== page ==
One hundred years ago last Friday, the pastoral peace of Humboldt, Kan., (pop. 1,841) was disturbed by the cries of a newborn child of the plains. Whereupon, the family Bible came down from its resting place and on its flypiece was inscribed the name: "Walter Perry Johnson."
On a day 49 years later, in 1936, five acknowledged giants of the game were saluted as the first players selected for Baseball's Hall of Fame. They were inducted as a group to avoid preferences. Their names: Ty Cobb, Babe Ruth, Honus Wagner, Christy Mathewson, Walter Johnson. And not the least of these was Johnson.
Consider that day in 1887 in Humboldt. Who would have dared then to predict that the name of its newest man-child would ring through major league baseball for two decades as the master of the fastest and most feared strikeout pitch known to the game; and as a player who would offer more shutouts than any other pitcher in baseball history; as the gentle and most modest of men who, incidentally, put his name in the record book more times--67--than any other player who ever worked from the pitching mound.
So fanciful were his feats, so fabled a figure was Johnson, so all-fired fast was his fastball, that legend couldn't wait on the death of the man, as properly it was supposed to do. Only by overdrawing the tales of Johnson's speed in the stories that sprung up during his lifetime could the dominant pitching skills of the man be defined.
On a day in 1915, Ray Chapman was the hitter facing Johnson for the Cleveland Indians. First one, then another blurred streak of white hissed past Chapman's cocked but motionless bat.
"Strike two!" said umpire Billy Evans.
Suddenly, Chapman tossed his bat away and headed for the Cleveland bench. "It's only strike two!" yelled Evans. Chapman said, without breaking stride, "I know, and you can have the next one. It won't do me any good."
Evans, the most famed of American League umpires, was the source of another account of Johnson's speed. This was in a game at Philadelphia, now in the 17th inning, as Evans recalled it:
"Eddie Ainsmith was hurt and the Senators' third-string catcher, Rippy Williams, was having a horrible time catching Johnson's pitches. He was still throwing cannonballs and one of Johnson's pitches nicked me on the ear. I took off my mask and announced 'Game called on account of darkness,' and headed for the dugout. There was some daylight left, but I reckoned my life was worth more than a couple more innings."
It was Ping Bodie who added to the Johnson legend when he took three strikes with his bat on his shoulder and returned to the Yankees' dugout moaning, "You can't hit what you can't see." And Ring Lardner hauled Johnson into his script when he wrote "Horseshoes," quoting his fictional rookie like this:
"They can't tell me he throws them balls with his arm. He's got a gun concealed on his person and he shoots 'em up there. I was leading off in Murphy's place and I just tried to meet the first one and stuck out my bat. When I did, Henry (a John Henry caught for Washington), was throwing the pill back to Johnson. Then I thought if I start swinging now at the second one, I'll hit the third one. . . . "
Other baseball greats were justly famed and much admired, but of all the game's stars, Walter Johnson may have been the most beloved. It may be accurate to say he was more taken to heart, perhaps as a recognition that so much of his career was tied to the misfortunes of second division and last place Washington Senators teams for whom he toiled 21 years (1907-27). As an instance, in his five starts during the month of July in 1909, the feeble Senators didn't get a run.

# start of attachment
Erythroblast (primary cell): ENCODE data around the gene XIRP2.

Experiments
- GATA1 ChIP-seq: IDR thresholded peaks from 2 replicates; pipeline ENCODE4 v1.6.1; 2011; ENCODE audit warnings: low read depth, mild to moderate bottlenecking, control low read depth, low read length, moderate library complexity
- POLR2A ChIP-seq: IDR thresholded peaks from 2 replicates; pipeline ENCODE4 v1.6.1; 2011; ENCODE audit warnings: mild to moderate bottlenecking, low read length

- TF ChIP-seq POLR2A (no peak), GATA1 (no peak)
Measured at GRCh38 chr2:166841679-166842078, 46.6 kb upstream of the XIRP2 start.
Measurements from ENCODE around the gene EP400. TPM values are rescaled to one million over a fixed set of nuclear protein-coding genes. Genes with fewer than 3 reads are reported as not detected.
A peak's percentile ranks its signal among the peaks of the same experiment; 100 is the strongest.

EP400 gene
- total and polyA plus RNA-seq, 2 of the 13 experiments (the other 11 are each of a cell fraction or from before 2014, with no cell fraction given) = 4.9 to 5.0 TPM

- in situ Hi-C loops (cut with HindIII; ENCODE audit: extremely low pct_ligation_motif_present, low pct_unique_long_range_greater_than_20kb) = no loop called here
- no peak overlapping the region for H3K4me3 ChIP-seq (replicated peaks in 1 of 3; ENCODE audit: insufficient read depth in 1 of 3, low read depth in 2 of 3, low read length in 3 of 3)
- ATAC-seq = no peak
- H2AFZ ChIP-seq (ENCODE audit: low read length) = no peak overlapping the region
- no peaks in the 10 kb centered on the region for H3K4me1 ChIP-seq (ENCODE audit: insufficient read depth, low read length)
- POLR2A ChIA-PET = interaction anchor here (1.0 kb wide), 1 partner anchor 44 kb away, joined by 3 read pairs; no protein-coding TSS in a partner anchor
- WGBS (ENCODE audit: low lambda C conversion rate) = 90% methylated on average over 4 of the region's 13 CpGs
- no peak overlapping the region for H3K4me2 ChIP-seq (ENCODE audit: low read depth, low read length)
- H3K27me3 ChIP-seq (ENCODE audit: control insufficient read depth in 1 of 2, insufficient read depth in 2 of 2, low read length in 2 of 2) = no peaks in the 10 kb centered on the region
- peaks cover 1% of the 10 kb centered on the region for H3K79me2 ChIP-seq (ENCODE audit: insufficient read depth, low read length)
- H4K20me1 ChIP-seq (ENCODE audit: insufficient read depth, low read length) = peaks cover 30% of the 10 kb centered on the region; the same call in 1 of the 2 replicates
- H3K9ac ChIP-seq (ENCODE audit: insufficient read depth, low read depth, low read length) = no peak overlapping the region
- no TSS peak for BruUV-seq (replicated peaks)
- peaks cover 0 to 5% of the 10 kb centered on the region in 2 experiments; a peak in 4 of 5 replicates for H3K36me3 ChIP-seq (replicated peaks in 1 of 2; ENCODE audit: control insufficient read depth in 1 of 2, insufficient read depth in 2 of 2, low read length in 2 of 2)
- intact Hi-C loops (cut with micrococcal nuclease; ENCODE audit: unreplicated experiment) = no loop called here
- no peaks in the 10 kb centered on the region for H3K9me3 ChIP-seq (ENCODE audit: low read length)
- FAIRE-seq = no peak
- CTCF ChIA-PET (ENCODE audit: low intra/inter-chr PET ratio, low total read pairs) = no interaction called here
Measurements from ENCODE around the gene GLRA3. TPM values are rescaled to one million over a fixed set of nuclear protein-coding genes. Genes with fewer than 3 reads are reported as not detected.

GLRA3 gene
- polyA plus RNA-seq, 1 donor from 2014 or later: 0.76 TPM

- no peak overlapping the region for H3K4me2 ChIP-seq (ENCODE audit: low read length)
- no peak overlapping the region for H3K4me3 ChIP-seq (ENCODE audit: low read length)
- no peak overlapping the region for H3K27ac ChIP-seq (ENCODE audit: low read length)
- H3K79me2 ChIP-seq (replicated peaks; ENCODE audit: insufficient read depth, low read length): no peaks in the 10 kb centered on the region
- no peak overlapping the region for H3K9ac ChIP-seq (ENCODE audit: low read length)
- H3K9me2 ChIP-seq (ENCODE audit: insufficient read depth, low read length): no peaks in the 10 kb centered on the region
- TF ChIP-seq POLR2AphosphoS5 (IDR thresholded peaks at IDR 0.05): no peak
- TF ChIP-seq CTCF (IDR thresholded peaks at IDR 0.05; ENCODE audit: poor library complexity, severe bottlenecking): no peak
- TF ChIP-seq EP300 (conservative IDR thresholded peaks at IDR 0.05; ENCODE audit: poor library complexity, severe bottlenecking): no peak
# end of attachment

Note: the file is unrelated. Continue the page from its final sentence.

Johnson was probably the finest pitcher of his time, strikeout king, shutout king, a 20-game winner for nine straight seasons, still the American League's winning pitcher, 23-7, at the age of 37 and winner of 416 games, more than any other American Leaguer. Dizzy Dean got into the Hall of Fame by winning 150 games. As another reference point, Johnson defeated one team, the Detroit Tigers, 66 times.
At the same time he was in a class by himself as a pitcher, Johnson was also a sympathy figure. An entire nation prayed for the Senators to win the 1924 pennant and thus give Johnson a World Series role at last. When they did, and when Johnson lost his first two starts against the Giants, there was a national sadness. When he ambled into the seventh game as a relief pitcher with the score tied in the ninth and reached back to deliver four shutout innings and clinch the world championship for the Senators, America celebrated.
He wasn't the typical fastballer who fitted the image of the big right-hander coming in overhand with smoking speed. Johnson's fastball came out of a sweeping sidearm delivery, even a bit underhand. He once said, "I give hitters a good look at my pitch. Some of these fellows who pitch out of their shirts have an advantage."
The baseball writers of Johnson's era tagged him with names like "The Big Train" and "Barney" (for Barney Oldfield) to denote the ultimate in speed. They also took to calling him "The Big Swede," which was inaccurate because Johnson's distant ancestry was German. He didn't take the trouble to deny he was Swedish, " 'cause, there are a lot of nice Swedish people, I guess. I don't want to offend anybody."
He was like that. One day in Boston when center fielder Clyde Milan let a ball go through his legs for an error that cost Johnson a 1-0 defeat, what was Johnson's reaction? "Y'know, Clyde doesn't do that very often."